This article and a radio report by Amy Costello for The World originally appeared on PRI.org on December 19, 2013 and is republished as part of a content sharing agreement.
In many parts of Latin America, Asia and Africa, there aren't enough doctors and nurses to care for everyone who is sick. So charities and governments have enlisted thousands of volunteers to serve as community health workers.
These volunteers provide much-needed care, and because they draw no salary, they offer a cost-effective solution in impoverished places. But who is looking after the interests of the volunteers?
I traveled to the West African nation of Senegal, which is rolling out a national health program that relies on volunteers.
Only Sundays off
I headed to Ngueringne Bambara, a village about an hour outside Dakar, the capital. I walked into a bustling medical clinic. The clinics are called “health huts” in Senegal, but this one was brick and mortar.
Inside, I met Awa Diagne, a volunteer who was tending to that day's patients.
She took the pulse of a sick infant. She treated a man with a nasty gash in his leg. She saw a woman with wounds across her back that she had sustained in a car accident a few weeks earlier.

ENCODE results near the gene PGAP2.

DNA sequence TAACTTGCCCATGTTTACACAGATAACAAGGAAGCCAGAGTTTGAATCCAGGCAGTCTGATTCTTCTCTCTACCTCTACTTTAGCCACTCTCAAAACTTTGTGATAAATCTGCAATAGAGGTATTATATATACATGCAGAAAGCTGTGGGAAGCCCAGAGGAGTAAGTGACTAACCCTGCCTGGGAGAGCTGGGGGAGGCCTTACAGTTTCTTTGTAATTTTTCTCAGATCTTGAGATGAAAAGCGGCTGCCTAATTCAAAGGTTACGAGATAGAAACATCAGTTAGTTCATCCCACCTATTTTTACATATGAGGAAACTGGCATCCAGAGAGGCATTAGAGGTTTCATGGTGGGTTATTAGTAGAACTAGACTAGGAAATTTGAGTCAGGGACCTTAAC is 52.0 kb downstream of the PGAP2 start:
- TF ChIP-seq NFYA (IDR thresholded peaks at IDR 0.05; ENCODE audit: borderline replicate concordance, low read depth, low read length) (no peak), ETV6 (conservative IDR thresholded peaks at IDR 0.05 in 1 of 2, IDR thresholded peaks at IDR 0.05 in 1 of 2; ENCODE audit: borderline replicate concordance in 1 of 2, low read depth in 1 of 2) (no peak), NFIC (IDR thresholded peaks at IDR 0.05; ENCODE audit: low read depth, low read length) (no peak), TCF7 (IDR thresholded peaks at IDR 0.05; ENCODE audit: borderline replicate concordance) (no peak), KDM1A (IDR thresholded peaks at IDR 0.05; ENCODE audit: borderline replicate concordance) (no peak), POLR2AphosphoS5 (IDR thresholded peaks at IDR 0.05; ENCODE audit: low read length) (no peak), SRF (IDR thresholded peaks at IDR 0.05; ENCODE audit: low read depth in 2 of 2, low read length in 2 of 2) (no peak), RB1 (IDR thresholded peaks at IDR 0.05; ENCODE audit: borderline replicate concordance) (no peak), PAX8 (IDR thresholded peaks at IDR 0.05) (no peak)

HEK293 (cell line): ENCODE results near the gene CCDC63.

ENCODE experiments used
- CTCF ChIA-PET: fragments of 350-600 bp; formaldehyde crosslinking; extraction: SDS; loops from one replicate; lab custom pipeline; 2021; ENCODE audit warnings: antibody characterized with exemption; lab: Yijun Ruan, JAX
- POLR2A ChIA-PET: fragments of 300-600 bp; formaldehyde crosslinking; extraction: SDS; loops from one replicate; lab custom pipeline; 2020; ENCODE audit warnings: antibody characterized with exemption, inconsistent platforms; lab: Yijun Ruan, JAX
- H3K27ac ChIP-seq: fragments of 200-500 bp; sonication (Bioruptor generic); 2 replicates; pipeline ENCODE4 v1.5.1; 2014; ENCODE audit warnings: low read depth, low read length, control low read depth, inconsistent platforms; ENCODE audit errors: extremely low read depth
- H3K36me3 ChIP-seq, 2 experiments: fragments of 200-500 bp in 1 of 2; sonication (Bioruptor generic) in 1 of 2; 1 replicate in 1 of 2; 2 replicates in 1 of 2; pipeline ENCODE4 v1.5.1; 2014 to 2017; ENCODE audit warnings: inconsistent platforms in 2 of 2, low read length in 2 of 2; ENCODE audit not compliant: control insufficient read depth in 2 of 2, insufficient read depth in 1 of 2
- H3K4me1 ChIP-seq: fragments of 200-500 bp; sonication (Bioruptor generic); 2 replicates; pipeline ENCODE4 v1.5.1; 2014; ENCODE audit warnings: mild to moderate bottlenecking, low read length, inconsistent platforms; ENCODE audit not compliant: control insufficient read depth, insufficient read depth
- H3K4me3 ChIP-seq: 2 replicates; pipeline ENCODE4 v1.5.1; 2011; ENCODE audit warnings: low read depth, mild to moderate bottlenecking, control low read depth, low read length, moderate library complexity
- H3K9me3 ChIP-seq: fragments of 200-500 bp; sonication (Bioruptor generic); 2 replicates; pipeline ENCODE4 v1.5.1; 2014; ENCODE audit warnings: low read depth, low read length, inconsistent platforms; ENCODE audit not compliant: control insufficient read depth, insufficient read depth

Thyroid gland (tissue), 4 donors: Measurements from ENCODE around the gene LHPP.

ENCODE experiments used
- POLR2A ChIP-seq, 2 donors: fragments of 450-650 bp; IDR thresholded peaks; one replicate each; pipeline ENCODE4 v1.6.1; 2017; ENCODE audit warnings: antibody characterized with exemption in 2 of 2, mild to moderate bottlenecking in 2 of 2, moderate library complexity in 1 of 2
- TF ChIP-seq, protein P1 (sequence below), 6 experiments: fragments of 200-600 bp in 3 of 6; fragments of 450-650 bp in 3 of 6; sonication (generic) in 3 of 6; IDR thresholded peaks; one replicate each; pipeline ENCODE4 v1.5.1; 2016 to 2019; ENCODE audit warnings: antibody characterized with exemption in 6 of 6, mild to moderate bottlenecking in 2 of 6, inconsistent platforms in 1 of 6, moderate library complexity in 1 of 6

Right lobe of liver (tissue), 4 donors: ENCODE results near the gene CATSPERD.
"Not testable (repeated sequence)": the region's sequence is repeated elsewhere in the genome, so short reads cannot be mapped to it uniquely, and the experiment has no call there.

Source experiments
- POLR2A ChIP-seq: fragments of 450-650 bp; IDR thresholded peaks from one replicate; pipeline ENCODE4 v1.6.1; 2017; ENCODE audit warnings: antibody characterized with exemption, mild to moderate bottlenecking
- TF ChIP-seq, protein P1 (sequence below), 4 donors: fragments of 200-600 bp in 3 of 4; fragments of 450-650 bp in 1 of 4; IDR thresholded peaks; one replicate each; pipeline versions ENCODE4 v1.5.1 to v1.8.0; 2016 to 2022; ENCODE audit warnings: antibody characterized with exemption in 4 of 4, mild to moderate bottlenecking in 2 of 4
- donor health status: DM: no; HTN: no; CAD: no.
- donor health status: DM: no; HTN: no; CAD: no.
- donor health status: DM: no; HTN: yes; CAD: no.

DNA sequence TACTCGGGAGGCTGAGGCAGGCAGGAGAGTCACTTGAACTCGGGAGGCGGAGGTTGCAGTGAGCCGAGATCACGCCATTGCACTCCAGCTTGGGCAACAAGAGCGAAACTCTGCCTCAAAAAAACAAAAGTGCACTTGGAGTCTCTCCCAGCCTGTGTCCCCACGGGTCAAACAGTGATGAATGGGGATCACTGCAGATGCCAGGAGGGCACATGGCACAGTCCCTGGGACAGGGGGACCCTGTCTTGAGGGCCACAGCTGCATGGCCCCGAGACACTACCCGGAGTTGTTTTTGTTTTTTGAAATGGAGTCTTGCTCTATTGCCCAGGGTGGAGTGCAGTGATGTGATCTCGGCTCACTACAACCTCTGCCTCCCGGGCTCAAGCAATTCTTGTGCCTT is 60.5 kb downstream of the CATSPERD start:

Watching Awa Diagne in action, I was impressed. She and her colleagues delivered care with kindness and concern and efficiency.
Frankly, I hadn't expected to see this level of professionalism at a clinic run by volunteers. I figured things would be more ad hoc — that the volunteers might open their clinic a few hours a week. I was wrong.
“We work from Monday to Saturday,” Awa Diagne said. “We only take Sundays off.”
And she and her colleagues never really go off duty.
“You can knock on their door at any time, even in the middle of the night,” said Mame Ngone Fall, a woman I met at the clinic. “They never complain.”
The more I heard, the less this sounded like a volunteer gig. It seemed like a job.
In fact, I learned that Awa Diagne has been doing this work, without pay, for a very long time — more than a decade.
The health huts program here in Senegal is administered by ChildFund International, an American charity.
“Our role is to help support the health system,” said ChildFund's national health coordinator in Senegal, Mamadou Diagne (no relation to Awa Diagne). “We extend the work of the health ministry to the village level, where there aren't any healthcare facilities.”